Three conclusions seem obvious. Unless the new powerlines are buried, the renewables programme will stall: underground cables must become a firm green demand, though they will add significantly to the cost. Even so, it’s now clear that there’s a limit to how much more renewable power can be deployed before it clatters into a mountain of public opposition. This is one of the reasons why we should start considering other options for decarbonising the electricity supply: especially new nuclear technologies such as thorium, integral fast reactors or travelling wave reactors. Until we in the environment movement decide how we’re going to resolve these conflicts, the government needs only sit back and watch us tear ourselves apart, as scenery goes head-to-head with carbon. Our cynical ministers know that there are few votes to be lost, and plenty to be gained, by abandoning these plans.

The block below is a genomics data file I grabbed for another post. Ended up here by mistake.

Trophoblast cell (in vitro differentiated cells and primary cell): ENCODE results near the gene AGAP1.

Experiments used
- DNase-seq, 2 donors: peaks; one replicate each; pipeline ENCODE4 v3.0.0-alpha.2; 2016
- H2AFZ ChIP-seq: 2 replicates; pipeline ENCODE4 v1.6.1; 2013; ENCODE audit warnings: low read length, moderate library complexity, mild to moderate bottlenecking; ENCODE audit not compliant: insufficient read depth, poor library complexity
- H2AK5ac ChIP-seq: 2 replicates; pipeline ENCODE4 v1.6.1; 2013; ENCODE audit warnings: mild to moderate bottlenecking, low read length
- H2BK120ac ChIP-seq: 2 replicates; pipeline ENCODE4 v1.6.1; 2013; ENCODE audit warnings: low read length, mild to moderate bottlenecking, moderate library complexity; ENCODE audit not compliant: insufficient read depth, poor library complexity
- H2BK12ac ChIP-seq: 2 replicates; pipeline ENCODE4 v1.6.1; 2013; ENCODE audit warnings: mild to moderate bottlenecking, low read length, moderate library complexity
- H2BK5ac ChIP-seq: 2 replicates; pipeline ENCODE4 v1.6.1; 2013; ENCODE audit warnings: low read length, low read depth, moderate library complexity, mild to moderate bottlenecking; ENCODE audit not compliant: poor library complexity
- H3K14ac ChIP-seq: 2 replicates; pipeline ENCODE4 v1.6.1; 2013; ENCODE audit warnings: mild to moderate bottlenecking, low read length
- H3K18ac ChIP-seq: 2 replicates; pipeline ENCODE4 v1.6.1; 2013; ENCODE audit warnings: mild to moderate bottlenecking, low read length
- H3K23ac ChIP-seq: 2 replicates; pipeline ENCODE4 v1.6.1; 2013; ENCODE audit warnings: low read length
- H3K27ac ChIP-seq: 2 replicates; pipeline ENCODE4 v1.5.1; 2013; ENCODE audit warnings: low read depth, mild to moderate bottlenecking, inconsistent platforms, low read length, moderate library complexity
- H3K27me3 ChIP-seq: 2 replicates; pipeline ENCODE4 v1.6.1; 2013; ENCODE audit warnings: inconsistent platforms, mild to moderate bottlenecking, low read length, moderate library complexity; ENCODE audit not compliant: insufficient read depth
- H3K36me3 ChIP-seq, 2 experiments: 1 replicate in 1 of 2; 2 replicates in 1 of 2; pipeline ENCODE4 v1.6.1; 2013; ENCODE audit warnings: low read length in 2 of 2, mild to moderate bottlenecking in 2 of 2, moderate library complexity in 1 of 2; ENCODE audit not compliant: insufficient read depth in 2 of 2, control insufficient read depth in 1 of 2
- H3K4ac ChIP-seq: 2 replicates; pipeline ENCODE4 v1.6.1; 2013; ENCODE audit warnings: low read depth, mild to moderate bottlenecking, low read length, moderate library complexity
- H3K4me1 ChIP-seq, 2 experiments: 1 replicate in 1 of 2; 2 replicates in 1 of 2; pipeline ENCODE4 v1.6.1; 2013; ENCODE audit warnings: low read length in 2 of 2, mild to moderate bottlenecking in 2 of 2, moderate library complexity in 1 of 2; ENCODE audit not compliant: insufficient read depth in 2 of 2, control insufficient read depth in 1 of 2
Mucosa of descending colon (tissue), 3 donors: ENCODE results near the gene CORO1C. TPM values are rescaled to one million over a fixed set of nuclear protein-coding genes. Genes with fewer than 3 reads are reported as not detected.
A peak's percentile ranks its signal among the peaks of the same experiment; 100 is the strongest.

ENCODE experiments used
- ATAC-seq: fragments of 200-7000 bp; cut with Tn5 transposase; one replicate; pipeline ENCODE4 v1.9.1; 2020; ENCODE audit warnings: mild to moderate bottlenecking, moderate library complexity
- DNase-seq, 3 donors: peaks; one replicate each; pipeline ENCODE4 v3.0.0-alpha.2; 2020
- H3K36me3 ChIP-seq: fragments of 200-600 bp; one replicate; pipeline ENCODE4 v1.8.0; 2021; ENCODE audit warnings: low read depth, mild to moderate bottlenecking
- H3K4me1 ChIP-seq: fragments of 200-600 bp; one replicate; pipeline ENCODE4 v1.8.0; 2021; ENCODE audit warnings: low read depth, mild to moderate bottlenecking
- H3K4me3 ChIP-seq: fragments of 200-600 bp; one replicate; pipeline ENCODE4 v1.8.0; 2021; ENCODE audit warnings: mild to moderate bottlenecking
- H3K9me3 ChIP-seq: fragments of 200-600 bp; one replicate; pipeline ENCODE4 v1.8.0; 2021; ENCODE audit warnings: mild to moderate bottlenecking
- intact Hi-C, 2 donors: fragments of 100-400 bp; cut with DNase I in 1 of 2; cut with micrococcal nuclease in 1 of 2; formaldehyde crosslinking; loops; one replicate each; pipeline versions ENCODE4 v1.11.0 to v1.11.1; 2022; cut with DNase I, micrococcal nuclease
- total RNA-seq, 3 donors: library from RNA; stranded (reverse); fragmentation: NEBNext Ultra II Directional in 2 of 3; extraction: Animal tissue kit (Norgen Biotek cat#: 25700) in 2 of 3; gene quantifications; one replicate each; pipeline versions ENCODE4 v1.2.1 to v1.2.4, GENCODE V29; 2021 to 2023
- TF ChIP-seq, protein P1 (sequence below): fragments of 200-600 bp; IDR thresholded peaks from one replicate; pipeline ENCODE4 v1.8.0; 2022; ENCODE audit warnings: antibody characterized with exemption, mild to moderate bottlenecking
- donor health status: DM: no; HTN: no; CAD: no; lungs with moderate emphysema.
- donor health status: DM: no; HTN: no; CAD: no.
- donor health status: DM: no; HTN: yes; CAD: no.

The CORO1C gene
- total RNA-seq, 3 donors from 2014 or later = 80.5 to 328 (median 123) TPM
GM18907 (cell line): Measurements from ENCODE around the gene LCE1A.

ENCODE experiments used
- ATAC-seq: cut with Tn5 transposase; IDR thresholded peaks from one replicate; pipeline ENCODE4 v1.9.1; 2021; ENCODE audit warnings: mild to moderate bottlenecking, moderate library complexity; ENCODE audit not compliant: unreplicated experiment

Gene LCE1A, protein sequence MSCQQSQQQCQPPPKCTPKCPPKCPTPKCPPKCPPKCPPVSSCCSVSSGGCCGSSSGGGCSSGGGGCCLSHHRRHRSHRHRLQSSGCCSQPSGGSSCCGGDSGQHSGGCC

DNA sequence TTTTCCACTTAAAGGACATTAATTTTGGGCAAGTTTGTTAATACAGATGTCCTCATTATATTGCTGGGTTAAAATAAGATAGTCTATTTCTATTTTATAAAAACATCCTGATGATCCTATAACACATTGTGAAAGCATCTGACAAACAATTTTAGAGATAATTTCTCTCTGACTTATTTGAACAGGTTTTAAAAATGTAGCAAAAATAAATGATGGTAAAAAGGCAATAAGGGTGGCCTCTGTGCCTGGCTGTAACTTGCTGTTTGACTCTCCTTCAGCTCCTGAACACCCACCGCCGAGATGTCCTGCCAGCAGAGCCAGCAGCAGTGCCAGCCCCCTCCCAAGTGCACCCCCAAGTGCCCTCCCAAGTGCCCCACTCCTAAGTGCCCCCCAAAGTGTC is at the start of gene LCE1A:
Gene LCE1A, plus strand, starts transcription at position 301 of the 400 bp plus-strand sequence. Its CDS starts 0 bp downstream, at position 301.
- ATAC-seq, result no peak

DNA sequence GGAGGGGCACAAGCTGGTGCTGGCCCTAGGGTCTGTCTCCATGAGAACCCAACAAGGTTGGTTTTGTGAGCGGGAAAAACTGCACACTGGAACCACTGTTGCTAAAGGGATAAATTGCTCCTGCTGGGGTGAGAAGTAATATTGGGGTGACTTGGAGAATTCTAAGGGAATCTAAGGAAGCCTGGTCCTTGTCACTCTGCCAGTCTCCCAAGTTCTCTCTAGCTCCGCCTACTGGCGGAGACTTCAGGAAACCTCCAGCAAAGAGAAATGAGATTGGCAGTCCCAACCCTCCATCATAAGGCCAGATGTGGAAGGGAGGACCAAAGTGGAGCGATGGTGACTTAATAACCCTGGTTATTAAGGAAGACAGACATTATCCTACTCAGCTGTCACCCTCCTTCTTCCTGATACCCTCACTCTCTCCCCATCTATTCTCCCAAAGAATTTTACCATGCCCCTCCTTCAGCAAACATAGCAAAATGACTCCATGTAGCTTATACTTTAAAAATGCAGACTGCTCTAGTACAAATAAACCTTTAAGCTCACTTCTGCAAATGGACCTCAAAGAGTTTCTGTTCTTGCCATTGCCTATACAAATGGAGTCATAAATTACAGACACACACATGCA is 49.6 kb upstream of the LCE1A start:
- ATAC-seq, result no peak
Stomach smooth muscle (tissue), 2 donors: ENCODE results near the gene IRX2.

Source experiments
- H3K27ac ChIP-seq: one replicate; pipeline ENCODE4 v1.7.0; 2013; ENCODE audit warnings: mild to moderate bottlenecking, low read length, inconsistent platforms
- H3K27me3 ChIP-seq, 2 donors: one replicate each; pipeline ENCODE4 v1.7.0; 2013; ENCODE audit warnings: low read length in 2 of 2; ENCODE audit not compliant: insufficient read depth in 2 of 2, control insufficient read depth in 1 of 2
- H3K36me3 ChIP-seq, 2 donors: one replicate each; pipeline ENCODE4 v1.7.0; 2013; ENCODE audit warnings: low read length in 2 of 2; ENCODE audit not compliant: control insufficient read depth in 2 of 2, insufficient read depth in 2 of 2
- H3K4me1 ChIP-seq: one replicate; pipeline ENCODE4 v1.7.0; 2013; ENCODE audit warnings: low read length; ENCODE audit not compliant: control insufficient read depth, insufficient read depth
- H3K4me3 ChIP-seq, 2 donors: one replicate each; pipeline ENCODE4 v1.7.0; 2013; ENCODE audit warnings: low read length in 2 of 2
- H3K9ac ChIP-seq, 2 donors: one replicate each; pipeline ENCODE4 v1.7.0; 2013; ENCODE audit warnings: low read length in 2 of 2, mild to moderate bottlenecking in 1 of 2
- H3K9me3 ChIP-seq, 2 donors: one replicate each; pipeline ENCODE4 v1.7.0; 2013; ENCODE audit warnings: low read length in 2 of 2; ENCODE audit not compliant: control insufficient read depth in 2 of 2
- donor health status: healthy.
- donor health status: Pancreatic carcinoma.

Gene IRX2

This is a perilous moment, at which greens could easily find themselves outmanouvered by a ruthless government. Cameron is the embodiment of a ruling culture detached from the fears and fortunes of those it dominates, that preaches responsibility but practices as little as it can get away with, that will uproot any tree that shelters us from the corporate gale. The “greenest government ever” presents the greatest ever threat to our environment. What are we going to do about it?